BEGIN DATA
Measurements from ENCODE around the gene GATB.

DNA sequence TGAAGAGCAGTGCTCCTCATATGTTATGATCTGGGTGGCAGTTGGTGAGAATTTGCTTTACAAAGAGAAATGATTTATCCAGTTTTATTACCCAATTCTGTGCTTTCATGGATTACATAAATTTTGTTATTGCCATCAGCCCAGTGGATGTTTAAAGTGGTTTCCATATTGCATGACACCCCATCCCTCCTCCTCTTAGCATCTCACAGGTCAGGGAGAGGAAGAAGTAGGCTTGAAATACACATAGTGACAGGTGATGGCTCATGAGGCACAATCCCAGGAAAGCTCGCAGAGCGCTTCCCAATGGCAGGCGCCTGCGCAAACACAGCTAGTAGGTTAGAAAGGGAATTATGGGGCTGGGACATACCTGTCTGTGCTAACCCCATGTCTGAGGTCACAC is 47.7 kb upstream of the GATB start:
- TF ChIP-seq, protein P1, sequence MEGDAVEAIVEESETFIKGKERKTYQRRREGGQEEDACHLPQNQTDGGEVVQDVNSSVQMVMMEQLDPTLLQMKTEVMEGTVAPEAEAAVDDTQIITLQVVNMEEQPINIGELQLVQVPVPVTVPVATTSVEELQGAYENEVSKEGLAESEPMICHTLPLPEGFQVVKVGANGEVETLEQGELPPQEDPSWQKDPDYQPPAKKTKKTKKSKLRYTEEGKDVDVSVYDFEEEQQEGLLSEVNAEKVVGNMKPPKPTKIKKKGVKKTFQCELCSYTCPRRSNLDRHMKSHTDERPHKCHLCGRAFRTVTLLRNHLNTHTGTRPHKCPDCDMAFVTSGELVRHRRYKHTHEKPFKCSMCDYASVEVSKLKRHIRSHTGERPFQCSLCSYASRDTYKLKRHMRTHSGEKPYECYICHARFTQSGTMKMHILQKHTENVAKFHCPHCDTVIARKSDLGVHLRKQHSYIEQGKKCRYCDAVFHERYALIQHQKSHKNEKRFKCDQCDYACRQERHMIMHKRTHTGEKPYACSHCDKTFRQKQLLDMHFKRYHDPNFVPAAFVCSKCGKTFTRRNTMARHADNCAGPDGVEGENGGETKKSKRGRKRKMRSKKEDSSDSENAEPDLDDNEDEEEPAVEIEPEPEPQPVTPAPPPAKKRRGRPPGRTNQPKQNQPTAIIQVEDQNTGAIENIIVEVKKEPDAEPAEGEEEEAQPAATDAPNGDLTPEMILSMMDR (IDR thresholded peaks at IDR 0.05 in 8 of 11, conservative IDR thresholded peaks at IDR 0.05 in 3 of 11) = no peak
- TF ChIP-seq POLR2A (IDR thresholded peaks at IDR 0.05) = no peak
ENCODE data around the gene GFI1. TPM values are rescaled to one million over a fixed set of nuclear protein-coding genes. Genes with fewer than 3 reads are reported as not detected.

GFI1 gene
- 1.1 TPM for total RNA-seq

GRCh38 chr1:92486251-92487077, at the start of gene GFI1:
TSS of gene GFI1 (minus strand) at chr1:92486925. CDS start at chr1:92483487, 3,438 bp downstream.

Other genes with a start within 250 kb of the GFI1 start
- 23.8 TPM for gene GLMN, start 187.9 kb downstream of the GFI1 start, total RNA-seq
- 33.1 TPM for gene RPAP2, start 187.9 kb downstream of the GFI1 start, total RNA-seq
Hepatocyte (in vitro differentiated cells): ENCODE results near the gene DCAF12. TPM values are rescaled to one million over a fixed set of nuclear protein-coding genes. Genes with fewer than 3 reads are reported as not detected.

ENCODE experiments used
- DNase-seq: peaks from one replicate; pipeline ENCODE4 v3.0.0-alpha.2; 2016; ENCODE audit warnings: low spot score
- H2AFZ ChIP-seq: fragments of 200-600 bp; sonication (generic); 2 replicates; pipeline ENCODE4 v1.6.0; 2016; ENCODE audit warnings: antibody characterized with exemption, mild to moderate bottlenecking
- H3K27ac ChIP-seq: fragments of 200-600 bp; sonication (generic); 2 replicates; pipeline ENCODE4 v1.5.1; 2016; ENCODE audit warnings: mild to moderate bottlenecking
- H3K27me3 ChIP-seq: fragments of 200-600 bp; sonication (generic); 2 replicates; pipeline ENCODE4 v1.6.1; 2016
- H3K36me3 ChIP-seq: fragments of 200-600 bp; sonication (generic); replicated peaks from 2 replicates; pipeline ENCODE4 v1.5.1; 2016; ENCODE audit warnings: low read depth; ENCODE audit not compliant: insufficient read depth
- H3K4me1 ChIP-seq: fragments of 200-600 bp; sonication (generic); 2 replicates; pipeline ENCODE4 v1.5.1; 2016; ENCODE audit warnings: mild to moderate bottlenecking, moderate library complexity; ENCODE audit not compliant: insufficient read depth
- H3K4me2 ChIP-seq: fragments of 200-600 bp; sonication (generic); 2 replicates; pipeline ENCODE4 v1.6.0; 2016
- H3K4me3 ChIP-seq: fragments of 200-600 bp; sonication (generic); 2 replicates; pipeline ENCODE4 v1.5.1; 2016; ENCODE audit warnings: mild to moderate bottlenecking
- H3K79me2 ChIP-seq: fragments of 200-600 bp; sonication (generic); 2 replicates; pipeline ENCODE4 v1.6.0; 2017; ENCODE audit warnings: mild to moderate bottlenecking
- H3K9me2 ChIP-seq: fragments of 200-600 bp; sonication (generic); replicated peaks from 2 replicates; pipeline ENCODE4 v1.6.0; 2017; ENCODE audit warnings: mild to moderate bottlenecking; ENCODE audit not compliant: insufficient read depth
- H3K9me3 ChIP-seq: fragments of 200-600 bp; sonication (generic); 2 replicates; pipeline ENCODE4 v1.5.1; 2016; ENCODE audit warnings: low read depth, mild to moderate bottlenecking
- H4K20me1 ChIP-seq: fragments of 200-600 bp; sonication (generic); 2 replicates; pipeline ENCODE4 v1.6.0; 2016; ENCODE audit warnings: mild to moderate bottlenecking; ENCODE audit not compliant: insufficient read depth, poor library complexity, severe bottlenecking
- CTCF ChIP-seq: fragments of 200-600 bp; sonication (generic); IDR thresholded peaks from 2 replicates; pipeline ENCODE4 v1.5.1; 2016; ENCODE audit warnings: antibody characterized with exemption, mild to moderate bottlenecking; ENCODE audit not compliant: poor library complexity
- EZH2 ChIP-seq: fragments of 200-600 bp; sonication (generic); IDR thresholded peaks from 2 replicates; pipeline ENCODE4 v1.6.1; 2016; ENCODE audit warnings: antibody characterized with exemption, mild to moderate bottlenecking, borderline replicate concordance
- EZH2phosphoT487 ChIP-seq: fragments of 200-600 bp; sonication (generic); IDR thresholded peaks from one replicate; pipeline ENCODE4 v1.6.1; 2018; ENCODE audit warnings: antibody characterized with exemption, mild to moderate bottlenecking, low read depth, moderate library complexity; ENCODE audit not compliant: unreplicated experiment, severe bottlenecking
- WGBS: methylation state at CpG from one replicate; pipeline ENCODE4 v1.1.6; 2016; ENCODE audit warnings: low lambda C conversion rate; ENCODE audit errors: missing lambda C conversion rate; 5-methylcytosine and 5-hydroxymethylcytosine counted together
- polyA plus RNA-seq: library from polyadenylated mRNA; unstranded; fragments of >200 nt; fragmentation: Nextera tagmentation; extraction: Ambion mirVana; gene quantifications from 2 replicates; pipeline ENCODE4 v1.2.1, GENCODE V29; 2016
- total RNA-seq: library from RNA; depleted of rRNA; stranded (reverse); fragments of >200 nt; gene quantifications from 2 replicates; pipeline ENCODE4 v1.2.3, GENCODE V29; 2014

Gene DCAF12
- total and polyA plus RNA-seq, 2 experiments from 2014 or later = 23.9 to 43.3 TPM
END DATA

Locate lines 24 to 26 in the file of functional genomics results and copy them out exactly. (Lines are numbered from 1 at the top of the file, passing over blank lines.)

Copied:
- H3K9me2 ChIP-seq: fragments of 200-600 bp; sonication (generic); replicated peaks from 2 replicates; pipeline ENCODE4 v1.6.0; 2017; ENCODE audit warnings: mild to moderate bottlenecking; ENCODE audit not compliant: insufficient read depth
- H3K9me3 ChIP-seq: fragments of 200-600 bp; sonication (generic); 2 replicates; pipeline ENCODE4 v1.5.1; 2016; ENCODE audit warnings: low read depth, mild to moderate bottlenecking
- H4K20me1 ChIP-seq: fragments of 200-600 bp; sonication (generic); 2 replicates; pipeline ENCODE4 v1.6.0; 2016; ENCODE audit warnings: mild to moderate bottlenecking; ENCODE audit not compliant: insufficient read depth, poor library complexity, severe bottlenecking